A Review of The “White Collar” Exemption Criteria
Just this past week I was headed to work in my car listening to a local news radio station. The lead story was the announcement by the current administration that the current salary threshold of $455 per week for overtime eligibility may be increased. This threshold is commonly referred to as the “white collar” exemption. Much to my chagrin the reporter only referred to the salary cap as the deciding factor as to whether or not an employee would be eligible for overtime. Did I hear this correctly? Did the reporter fail his due diligence responsibility and only report one criteria for overtime exemption status?
Here at Helios we have performed many Fair Labor Standards Act (FLSA) audits. All too often we hear from prospective clients “all of our employees are exempt”. While this may be true in some instances, there are certain Department of Labor (DOL) criteria in place that define whether or not a job is exempt (from overtime).
Criteria for Employee Exemption Includes:
- Salary Level – the employee receives a minimum salary level of $455 per week
- Salary Basis – the employee regularly receives a pre-determined amount of pay each pay period and must receive the full amount for any week in which any work is performed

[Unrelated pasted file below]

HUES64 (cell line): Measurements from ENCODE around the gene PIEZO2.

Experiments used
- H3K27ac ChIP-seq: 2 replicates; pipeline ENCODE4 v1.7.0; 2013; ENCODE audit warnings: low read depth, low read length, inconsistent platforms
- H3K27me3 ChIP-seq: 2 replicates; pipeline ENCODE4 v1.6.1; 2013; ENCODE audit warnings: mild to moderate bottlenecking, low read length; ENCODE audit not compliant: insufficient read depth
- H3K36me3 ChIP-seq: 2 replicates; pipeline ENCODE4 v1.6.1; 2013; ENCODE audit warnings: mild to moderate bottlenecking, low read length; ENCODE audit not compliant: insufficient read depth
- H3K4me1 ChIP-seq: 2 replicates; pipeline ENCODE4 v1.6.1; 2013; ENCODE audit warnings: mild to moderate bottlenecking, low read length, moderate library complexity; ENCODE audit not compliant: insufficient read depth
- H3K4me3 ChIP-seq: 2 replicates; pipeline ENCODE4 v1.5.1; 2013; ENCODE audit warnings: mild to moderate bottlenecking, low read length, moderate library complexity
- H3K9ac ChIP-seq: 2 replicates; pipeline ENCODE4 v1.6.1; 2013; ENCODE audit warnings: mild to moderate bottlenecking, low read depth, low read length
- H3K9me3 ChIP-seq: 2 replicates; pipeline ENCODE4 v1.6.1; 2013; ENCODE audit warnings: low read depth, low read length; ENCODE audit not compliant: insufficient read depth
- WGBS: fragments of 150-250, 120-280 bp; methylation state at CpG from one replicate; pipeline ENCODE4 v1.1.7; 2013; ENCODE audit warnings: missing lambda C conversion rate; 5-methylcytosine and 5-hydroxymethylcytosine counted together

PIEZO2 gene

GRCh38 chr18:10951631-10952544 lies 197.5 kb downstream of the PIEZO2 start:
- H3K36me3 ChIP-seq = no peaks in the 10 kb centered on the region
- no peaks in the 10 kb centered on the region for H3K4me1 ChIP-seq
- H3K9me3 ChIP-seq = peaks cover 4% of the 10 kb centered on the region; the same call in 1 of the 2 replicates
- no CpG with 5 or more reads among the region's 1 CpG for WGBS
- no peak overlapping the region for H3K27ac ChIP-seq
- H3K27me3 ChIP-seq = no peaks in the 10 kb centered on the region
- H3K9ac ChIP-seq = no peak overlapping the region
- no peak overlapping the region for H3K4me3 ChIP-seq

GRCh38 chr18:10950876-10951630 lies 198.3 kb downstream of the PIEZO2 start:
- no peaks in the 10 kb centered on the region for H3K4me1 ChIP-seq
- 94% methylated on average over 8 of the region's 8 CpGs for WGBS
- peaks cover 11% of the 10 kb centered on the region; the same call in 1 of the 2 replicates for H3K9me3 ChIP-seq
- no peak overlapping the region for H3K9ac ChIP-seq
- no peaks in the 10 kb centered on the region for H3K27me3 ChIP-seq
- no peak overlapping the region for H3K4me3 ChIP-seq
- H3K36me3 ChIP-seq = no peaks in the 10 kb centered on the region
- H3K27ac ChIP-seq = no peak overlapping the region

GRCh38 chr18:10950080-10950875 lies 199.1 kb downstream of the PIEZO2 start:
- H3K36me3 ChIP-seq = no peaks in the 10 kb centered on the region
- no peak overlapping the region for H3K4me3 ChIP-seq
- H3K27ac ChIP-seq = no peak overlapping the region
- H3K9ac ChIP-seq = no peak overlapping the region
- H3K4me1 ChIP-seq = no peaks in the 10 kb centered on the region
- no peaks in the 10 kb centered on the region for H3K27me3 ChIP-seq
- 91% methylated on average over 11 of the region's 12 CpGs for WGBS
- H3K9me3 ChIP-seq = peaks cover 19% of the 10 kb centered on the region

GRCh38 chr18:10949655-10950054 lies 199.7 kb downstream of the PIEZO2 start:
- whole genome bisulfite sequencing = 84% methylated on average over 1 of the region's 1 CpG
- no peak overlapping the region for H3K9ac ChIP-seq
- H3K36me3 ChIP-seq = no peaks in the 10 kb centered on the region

- Job Duties – the factors include:
- Relative importance of the exempt duties
- Amount of time spent performing exempt work
- Relative freedom from direct supervision
- Relationship between the employee’s salary and the wages paid to other employees for the same kind of non-exempt work
As HR professionals we are responsible for performing our due diligence to ensure our employees are classified correctly and paid accordingly. Classification mistakes can be costly to an organization if back pay is awarded due to a DOL Wage and Hour audit.
So what does all of this mean? In the coming months there will be opportunities for all of us to weigh in on this announcement if the administration moves forward with this initiative. Do your homework now and gain an understanding of what this change may mean for your organization.